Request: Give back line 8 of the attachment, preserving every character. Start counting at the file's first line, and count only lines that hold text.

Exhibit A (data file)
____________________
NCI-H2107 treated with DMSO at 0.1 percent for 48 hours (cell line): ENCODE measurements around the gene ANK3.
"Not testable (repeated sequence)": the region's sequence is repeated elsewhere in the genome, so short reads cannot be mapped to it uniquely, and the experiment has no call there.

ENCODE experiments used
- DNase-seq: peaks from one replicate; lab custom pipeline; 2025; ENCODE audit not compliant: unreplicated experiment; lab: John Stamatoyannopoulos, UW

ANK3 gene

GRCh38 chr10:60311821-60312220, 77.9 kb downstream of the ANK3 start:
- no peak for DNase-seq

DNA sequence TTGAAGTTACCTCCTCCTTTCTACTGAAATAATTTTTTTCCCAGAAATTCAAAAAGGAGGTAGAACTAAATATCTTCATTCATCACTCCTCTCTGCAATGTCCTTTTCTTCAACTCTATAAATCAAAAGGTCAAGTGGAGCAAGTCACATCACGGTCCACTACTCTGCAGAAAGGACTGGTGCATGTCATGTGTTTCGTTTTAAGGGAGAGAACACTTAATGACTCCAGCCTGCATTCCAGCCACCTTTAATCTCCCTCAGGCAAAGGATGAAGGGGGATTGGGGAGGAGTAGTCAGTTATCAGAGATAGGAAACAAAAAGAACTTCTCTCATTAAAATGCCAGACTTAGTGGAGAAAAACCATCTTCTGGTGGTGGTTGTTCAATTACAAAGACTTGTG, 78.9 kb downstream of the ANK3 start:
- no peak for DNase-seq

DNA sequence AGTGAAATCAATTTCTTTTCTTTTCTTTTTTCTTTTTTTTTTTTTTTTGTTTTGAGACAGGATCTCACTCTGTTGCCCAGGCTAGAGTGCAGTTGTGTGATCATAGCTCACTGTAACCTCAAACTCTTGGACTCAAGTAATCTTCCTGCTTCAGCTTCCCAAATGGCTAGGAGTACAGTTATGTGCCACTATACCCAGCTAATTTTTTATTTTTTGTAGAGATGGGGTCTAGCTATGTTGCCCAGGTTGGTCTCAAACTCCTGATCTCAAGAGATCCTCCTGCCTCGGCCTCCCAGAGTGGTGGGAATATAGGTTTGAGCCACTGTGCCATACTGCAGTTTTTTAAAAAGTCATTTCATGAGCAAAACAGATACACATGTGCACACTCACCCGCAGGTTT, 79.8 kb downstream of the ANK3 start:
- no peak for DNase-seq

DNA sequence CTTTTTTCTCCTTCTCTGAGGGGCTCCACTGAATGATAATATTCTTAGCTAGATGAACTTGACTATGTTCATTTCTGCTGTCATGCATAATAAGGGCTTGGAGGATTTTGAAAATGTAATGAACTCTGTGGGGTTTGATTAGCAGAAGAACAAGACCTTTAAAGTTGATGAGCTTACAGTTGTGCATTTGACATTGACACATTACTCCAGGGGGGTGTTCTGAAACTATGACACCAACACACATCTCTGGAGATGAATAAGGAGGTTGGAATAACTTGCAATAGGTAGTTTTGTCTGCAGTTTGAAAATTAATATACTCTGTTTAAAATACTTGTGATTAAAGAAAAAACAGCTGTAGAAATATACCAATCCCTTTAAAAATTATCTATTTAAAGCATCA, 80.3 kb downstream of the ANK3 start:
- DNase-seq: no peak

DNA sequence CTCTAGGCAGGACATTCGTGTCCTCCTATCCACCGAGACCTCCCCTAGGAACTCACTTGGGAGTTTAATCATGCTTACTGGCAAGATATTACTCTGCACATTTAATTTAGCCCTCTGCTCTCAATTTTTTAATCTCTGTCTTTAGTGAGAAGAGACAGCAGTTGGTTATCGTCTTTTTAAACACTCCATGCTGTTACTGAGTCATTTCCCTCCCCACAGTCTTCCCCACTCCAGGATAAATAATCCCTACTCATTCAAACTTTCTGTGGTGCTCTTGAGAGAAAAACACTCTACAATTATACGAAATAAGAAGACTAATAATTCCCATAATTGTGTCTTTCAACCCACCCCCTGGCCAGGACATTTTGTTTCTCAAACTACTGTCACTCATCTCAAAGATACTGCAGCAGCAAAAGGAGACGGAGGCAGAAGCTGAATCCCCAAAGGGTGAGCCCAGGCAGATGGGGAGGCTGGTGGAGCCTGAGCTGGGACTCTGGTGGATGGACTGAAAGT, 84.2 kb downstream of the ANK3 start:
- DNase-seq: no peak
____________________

DNA sequence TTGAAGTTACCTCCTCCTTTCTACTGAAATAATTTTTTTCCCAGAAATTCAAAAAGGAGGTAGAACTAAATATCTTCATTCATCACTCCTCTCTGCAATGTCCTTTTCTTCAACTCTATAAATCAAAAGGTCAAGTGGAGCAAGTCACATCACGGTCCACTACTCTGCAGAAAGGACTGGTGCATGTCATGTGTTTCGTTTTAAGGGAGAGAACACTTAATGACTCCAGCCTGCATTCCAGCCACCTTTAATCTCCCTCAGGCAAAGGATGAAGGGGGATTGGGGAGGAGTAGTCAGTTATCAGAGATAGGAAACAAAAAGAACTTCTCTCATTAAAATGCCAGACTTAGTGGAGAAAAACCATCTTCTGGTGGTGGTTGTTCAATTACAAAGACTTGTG, 78.9 kb downstream of the ANK3 start: